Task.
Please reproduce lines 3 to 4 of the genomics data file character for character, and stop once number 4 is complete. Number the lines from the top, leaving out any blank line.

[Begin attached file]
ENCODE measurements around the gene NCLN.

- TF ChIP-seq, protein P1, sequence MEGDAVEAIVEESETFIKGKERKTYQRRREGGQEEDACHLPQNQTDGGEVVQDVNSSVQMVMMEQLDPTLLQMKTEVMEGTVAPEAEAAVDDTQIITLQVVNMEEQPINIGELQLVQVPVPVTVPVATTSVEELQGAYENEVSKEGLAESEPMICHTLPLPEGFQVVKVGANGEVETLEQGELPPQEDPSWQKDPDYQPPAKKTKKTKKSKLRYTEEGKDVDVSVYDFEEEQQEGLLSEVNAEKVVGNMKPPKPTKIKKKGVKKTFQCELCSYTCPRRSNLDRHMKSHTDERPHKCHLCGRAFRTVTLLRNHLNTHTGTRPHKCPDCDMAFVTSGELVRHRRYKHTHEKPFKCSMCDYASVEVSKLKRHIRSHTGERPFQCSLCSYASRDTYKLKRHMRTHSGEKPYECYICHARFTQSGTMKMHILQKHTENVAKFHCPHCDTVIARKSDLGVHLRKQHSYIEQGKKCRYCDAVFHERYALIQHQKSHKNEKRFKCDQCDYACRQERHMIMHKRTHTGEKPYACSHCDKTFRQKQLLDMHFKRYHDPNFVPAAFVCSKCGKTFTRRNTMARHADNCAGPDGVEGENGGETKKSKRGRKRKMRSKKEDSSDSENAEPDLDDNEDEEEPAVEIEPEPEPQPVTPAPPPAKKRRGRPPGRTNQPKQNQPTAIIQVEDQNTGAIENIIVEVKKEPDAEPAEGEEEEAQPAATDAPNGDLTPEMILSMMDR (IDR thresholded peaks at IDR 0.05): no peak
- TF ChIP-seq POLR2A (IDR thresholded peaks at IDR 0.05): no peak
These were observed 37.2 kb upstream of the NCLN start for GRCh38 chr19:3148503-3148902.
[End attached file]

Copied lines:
- TF ChIP-seq POLR2A (IDR thresholded peaks at IDR 0.05): no peak
These were observed 37.2 kb upstream of the NCLN start for GRCh38 chr19:3148503-3148902.